Situated close to where the Rhone River meets its tributary the Saone, Lyon is a popular destination for river cruises exploring either or both of these famous French rivers. With around 2,000 years of history to draw upon, France’s third largest city is a UNESCO World Heritage Site with good reason. The former capital of Gaul, it started off life as the location of a Roman colony. Lyon came under French control in the 14th century, played a significant role in the French Revolution, emerged as silk trade power during the Renaissance and was a stronghold for the resistance during the Second World War. As one of France’s most historically diverse cities, it provides an excellent overview of the many stages in the country’s past to thousands of visiting river cruisers.
Unique to the city and a true journey back in time are the Traboules. Hidden away in the old town, they are a network of old passageways which link buildings and streets and a number of the properties are still populated by some of the city’s citizens. Make sure you travel with a guide to get the most out of your visit, as if you explore on your own, you’re unlikely to be able to find some of the doors.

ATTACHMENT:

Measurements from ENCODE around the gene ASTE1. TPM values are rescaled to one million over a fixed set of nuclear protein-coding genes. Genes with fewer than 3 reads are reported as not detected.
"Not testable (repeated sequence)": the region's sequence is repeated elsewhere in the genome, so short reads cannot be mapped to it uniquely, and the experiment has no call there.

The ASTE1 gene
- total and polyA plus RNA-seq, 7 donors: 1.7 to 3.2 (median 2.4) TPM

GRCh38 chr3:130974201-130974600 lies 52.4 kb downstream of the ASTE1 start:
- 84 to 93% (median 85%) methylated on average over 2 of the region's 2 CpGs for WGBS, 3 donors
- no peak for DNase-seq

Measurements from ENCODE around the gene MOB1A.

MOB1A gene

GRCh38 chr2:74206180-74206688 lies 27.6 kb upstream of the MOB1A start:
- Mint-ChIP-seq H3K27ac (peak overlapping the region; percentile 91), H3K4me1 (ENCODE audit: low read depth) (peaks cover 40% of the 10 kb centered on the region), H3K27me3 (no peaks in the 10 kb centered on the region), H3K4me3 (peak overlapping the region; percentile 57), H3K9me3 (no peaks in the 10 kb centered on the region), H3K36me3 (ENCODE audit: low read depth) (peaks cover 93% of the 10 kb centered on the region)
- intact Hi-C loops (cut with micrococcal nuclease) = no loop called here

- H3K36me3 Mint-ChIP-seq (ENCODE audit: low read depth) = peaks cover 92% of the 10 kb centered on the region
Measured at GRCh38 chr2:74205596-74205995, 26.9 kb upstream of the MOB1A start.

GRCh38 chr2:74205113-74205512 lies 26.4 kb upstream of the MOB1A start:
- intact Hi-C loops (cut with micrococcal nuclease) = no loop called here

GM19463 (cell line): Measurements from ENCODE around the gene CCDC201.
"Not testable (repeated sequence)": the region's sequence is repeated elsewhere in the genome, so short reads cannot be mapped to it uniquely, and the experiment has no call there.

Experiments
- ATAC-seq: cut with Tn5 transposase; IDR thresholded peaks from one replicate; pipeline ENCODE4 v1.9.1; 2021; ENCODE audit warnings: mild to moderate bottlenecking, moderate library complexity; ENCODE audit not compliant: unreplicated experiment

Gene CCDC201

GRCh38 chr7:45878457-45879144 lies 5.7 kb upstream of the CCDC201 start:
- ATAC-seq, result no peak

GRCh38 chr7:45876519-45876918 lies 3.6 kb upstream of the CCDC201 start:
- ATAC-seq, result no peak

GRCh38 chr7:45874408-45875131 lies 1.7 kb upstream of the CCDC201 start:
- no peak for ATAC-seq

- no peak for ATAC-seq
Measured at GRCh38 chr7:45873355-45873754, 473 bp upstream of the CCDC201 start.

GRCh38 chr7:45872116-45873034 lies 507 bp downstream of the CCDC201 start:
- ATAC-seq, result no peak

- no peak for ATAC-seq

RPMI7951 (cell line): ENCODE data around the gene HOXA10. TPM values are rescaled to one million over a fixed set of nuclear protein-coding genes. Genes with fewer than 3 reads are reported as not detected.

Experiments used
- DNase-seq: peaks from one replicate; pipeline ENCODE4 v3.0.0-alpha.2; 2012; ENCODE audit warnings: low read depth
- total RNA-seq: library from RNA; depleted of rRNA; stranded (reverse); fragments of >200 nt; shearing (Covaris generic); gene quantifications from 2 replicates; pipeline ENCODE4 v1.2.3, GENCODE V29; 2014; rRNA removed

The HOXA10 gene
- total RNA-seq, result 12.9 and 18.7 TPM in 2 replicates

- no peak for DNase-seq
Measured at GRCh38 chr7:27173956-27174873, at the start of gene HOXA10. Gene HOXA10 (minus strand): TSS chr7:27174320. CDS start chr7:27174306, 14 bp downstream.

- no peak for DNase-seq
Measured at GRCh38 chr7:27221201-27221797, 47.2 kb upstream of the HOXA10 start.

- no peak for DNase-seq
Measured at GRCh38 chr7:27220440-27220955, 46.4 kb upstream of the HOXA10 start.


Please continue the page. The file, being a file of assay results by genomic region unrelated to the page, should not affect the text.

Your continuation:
For an excellent overview of the city’s past if you don’t have as much time to explore, a trip to one of its museums is certainly a good option. The subject of the Museum of Gall-Roman Civilisation speaks for itself but there are some fascinating artefacts on display. Lyon also boasts a number specialist museums, including the family home of the Lumiere brothers, famed inventors of the Cinematograph and the Beaux Arts Museum which contains a wealth of works and which is located in a truly beautiful setting.
France is famed for its cuisine and Lyon certainly offers a rewarding culinary experience in any one of its traditional bouchons, where you won’t pay over the odds. Typical local dishes include Lyonnaise salad and saucisson chaud.